Addressing the Cause:

Iodine used to be a common cause of hypothyroidism.  Today, in our society iodine deficiency is rare.  Conversely, very high doses of iodine can cause hypothyroidism in as short as a few weeks and long term high daily intake seems to increase the risk of hypothyroidism over the years.

In today’s medical practice, hypothyroidism is most commonly caused by one of two issues: 1) an auto-immune attack on the thyroid gland; or 2) the thyroid gland puttering out – not functioning as well as is should or used to.  In either case, supplementation with thyroid hormone is helpful.

While the medical literature states that the causes of both types of hypothyroidism are unknown, there are numerous drugs and chemicals that are definitively known to cause auto-immunity or to hamper thyroid function.  Some of these substances include: food coloring; mercury; numerous solvents; and even some prescription drugs.  Some chemicals contribute to low thyroid hormone levels by increasing the liver’s breakdown of thyroid hormone.

Avoidance of these harmful substances and enhancing the body’s ability to get rid of them can be helpful.  Selenium (200 mcg daily); zinc (15 mg daily); iron (18 mg daily in absence of high iron levels); and the amino acid cysteine help the body make thyroid hormone and convert it to its most active form.  Cysteine is also important anti-oxidant that helps the body handle toxic chemicals and heavy metals.

Other supportive natural therapies include the far eastern Indian herbs ashwaganda and bacopa which support thyroid function and the action of thyroid hormone throughout the body.  Some patients benefit from supplementation with food grade thyroid gland products that supplement thyroid hormone levels.

While hypothyroidism can sneak up on people, accurate diagnosis and treatment often helps to relieve the symptoms and provides dramatic improvement quality of life.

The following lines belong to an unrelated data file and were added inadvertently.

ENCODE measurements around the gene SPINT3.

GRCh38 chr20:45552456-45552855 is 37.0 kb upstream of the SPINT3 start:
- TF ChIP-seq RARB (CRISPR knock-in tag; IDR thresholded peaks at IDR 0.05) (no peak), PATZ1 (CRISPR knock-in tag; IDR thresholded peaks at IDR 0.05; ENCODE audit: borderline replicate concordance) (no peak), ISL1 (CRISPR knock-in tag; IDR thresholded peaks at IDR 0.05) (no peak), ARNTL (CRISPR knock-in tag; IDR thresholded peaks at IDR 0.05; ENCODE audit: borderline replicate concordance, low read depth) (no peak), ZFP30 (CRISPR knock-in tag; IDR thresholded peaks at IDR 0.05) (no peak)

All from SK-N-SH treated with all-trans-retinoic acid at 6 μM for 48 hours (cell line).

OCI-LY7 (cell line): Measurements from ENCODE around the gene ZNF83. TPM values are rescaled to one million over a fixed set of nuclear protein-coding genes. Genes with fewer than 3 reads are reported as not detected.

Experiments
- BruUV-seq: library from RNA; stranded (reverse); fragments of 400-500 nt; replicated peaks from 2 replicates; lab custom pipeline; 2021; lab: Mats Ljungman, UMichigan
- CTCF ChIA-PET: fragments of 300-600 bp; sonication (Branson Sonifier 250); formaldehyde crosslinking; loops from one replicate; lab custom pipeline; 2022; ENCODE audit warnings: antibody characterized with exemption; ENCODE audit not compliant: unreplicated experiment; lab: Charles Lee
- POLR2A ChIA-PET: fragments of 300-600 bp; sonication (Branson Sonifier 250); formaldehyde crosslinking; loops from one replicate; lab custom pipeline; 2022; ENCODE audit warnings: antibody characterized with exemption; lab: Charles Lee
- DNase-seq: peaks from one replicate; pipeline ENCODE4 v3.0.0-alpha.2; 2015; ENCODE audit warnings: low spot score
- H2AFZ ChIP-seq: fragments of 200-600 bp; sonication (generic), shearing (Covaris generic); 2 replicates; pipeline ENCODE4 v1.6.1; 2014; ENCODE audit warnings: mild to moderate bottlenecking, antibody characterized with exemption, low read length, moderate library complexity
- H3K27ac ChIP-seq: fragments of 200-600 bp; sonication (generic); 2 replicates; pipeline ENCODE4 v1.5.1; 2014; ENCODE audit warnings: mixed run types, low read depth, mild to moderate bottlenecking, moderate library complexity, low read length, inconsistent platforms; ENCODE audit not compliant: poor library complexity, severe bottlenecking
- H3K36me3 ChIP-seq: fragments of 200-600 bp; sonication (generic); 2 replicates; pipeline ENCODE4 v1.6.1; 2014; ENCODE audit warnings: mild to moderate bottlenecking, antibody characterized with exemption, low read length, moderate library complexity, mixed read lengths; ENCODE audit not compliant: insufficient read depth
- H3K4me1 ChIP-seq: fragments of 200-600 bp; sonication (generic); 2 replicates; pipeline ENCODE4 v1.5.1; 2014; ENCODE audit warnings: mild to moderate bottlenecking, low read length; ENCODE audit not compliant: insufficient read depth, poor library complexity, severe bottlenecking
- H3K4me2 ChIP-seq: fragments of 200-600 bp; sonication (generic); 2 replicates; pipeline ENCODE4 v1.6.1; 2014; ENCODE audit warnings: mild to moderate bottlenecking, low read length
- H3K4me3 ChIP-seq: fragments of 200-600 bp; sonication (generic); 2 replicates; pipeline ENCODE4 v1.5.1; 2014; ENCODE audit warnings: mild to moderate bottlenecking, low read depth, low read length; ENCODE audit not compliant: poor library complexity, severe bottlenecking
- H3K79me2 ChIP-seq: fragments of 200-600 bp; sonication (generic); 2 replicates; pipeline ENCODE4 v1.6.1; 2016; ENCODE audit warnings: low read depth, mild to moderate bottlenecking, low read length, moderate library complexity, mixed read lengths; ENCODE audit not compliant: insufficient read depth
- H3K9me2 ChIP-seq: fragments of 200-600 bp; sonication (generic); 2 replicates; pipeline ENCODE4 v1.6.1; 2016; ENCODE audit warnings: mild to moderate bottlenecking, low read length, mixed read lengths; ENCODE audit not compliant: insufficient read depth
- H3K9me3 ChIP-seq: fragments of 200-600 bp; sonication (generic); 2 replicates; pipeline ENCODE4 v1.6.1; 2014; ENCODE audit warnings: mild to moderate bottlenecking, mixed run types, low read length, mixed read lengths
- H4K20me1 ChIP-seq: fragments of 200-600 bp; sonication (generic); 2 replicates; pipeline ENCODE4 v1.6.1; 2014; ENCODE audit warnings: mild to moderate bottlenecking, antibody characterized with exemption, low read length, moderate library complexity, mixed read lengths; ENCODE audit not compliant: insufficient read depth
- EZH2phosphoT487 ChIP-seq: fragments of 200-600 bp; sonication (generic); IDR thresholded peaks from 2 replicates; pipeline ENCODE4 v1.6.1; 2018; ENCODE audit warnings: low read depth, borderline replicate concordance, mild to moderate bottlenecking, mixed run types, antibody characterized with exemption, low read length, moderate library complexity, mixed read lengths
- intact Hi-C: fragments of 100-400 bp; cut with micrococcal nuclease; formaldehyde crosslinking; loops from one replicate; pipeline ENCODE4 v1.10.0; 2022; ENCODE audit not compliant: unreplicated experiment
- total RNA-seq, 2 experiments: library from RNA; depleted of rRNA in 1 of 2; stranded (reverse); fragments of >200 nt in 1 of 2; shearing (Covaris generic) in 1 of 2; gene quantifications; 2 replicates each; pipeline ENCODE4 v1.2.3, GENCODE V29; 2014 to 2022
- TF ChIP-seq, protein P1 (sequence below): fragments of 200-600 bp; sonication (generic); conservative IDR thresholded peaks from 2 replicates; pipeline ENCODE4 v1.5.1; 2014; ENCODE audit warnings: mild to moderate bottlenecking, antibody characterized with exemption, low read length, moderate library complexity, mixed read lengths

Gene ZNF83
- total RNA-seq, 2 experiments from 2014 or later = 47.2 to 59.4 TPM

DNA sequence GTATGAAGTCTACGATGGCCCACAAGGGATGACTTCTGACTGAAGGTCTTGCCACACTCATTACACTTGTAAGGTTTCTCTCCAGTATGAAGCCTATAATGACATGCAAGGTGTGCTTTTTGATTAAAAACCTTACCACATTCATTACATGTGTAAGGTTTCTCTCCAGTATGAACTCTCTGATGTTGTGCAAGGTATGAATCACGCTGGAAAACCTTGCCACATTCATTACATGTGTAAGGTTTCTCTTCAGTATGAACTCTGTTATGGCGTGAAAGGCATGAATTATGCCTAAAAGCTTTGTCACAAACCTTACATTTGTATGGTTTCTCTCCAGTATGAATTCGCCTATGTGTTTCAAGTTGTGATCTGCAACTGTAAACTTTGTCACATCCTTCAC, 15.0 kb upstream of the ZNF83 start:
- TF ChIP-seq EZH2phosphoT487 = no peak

Vitamin D & Babies – A Mother’s Question

Posted on: December 29th, 2008 by doctor No Comments

A patient with a newborn recently asked if her child needed vitamin D supplementation.  Her infant’s pediatrician suggested it, but she is reluctant.TheAmerican Academy of Pediatrics recommends that infants receive 200 IU per day of vitamin D supplementation if breast-feeding because vitamin D in breast milk is typically low.   

Breast milk commonly contains only 25 IU of vitamin D per liter.  A liter is equal to about 4 cups – most mom’s know that there is no way they can produce 8 liters (32 cups) of breast milk each day for their newborn to provide the recommended 200 IU per day of vitamin D!  

With these facts in mind, infant supplementation with vitamin D makes sense.  But is that the end of the story?

According to research cited by the Canadian Pediatric Society, when mothers are supplemented with 4,000 IU per day, infants get plenty of vitamin D from breast milk.

To me, it seems to make sense that mothers are replete with vitamin D prior to supplementing breast-feeding infants with vitamin D.  This way vitamin D deficiency is prevented in both mothers and their infants.

How much is 4,000 IU of vitamin D?  It is more than the upper intake limit set by the Institute of Medicine that sets RDA standards.  4,000 IU of vitamin D is less several times less than the amount of vitamin D that your skin makes when exposed to summer sun for a few minutes.

If there is a concern about vitamin D toxicity, ask your doctor to test your levels.  The test is easy and very accurate.

Richard Malik is a naturopathic doctor with a practice in Lakeville, CT.  To find out more about his practice or read more of his articles on health and wellness, visitwww.maliknd.com

This post is a reprint from another blog posting.